U.S. DOT and EPA propose fuel economy standards for MY 2021-2026 vehicles
Photo courtesy of GMC.

U.S. DOT and EPA propose fuel economy standards for MY 2021-2026 vehicles

The U.S. Department of Transportation’s National Highway Traffic Safety Administration (NHTSA) and the U.S. Environmental Protection Agency (EPA) has released a notice of proposed rulemaking, the Safer Affordable Fuel-Efficient (SAFE) Vehicles Rule for Model Years 2021-2026 Passenger Cars and Light Trucks (SAFE Vehicles Rule), which will effectively freeze federal fuel economy targets at 2020 levels.

This Notice of Proposed Rulemaking (NPRM) is the first formal step in setting the 2021-2026 Model Year (MY) standards that must be achieved by each automaker for its car and light-duty truck fleet.

NHTSA and EPA are seeking public comment on a wide range of regulatory options, including a preferred alternative that locks in MY 2020 standards through 2026.

The joint proposal initiates a process to establish a new 50-state fuel economy and tailpipe carbon dioxide emissions standard for passenger cars and light trucks covering MY 2021 through 2026.

Many U.S. states have adopted California’s emission rules, and together they make up about one third of the U.S. auto market. The proposal sets up a legal showdown with California and other states, which currently have the ability to establish their own fuel economy standards. These 19 states, and Washington D.C, announced they would sue the federal government to halt the proposed rollback of fuel economy standards established during the previous Obama administration, possibly making it to the Supreme Court.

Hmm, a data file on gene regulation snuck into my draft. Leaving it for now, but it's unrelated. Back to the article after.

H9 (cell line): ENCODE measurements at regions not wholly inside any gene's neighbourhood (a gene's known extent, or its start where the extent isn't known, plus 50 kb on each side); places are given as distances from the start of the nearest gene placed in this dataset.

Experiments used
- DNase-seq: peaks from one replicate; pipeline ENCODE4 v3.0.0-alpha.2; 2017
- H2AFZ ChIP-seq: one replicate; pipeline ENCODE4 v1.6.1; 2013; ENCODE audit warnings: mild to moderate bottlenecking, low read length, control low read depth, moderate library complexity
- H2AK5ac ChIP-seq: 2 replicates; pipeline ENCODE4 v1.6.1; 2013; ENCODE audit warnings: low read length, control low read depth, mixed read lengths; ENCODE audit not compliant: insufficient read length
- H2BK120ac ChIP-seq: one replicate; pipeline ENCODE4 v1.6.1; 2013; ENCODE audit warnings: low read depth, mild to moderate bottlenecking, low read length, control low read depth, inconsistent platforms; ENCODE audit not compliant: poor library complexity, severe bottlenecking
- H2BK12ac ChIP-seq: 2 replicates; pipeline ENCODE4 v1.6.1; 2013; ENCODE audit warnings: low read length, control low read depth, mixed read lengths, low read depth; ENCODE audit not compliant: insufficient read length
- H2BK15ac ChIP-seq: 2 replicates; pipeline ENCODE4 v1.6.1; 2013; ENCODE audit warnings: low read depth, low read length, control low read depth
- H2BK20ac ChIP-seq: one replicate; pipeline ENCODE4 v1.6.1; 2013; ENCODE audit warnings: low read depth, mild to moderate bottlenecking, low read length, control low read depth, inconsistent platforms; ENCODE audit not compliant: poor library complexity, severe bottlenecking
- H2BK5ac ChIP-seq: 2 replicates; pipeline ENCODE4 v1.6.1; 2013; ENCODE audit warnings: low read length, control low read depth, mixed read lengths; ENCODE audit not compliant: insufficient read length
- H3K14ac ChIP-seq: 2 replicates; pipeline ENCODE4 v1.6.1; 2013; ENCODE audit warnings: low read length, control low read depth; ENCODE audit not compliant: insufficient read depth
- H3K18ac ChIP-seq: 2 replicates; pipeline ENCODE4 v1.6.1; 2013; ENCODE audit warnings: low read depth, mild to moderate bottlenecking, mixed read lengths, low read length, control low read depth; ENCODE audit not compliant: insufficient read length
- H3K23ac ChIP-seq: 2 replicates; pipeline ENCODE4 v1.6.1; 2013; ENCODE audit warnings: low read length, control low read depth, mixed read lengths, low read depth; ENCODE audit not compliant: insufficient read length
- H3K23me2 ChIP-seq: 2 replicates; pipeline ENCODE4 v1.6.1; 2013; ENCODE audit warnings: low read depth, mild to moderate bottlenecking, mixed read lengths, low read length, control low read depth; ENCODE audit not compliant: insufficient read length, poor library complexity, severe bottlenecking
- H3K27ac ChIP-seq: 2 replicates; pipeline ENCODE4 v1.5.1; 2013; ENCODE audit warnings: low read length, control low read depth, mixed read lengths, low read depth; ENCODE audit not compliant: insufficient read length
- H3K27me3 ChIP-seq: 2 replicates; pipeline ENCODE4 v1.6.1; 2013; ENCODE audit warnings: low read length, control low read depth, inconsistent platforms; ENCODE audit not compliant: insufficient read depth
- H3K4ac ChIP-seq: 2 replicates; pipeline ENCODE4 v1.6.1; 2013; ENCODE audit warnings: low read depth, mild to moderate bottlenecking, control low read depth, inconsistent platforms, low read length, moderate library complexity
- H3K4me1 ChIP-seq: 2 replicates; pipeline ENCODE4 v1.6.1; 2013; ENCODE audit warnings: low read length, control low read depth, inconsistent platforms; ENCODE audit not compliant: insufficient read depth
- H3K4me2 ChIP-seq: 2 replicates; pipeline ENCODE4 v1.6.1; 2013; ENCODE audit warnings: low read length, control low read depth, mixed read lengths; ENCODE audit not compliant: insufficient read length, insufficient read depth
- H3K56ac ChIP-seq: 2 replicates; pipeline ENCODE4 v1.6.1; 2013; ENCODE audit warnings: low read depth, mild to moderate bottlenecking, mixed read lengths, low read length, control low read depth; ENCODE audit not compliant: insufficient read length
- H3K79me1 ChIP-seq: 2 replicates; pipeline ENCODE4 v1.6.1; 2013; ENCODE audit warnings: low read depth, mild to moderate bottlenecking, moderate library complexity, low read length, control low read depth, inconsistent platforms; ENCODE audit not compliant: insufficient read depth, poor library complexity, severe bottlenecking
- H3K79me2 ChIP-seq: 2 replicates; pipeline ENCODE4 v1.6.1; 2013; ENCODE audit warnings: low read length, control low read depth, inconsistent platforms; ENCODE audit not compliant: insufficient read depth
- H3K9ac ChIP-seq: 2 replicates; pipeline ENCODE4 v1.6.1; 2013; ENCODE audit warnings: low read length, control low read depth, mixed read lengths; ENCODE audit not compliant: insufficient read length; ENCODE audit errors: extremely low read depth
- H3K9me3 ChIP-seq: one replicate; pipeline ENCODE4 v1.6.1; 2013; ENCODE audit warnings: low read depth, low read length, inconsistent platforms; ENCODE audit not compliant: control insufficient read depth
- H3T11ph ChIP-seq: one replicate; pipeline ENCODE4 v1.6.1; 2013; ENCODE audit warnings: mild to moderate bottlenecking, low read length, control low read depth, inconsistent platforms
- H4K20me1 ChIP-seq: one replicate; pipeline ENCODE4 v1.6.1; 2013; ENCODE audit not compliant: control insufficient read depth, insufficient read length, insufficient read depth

The Trump administration claims that the proposed rollback would mean billions of dollars in regulatory savings for car manufacturers but could also make the American auto industry less competitive compared to their European counterparts in overseas markets, especially China. The industry is pushing for a negotiated settlement between states and the administration to lift uncertainty over the kinds of cars and trucks it will need to produce for the American market in the coming years.

“There are compelling reasons for a new rulemaking on fuel economy standards for 2021-2026,” said Secretary Elaine L. Chao. “More realistic standards will promote a healthy economy by bringing newer, safer, cleaner and more fuel-efficient vehicles to U.S. roads and we look forward to receiving input from the public.”

“We are delivering on President Trump’s promise to the American public that his administration would address and fix the current fuel economy and greenhouse gas emissions standards,” said EPA Acting Administrator Andrew Wheeler.

The public will have 60 days to provide feedback once published in the Federal Register.